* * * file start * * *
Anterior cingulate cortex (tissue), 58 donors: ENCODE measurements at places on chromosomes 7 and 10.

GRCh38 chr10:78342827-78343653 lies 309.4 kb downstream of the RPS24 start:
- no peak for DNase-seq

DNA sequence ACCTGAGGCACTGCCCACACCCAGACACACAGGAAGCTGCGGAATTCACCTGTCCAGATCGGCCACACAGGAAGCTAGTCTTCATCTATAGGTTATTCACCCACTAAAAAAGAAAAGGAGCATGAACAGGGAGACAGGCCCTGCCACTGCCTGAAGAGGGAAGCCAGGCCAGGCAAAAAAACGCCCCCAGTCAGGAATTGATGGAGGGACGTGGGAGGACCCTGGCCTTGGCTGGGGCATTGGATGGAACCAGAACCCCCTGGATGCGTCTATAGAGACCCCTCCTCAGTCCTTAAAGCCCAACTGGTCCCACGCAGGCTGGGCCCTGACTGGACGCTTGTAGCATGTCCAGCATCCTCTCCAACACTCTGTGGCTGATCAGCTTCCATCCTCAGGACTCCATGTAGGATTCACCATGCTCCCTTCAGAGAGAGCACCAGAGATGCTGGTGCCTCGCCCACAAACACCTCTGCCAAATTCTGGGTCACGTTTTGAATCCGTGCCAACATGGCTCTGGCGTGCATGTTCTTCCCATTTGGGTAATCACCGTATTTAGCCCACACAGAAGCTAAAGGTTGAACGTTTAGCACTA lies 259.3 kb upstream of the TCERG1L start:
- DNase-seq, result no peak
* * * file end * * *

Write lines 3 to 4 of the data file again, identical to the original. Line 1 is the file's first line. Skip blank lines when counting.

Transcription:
- no peak for DNase-seq

DNA sequence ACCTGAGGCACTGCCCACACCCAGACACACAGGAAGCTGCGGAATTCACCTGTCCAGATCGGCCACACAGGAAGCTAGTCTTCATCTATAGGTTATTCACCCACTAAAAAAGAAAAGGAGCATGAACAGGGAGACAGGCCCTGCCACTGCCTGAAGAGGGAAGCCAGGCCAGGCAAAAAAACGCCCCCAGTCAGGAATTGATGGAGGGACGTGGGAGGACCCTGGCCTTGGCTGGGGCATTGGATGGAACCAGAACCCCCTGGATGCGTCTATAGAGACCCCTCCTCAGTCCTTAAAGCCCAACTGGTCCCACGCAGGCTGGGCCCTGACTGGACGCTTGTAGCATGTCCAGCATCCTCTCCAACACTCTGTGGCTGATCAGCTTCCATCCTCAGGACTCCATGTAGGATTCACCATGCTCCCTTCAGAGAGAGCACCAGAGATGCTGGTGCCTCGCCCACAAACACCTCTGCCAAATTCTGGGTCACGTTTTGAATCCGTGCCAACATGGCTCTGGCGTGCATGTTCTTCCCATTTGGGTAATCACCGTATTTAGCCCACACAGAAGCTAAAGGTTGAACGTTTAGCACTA lies 259.3 kb upstream of the TCERG1L start: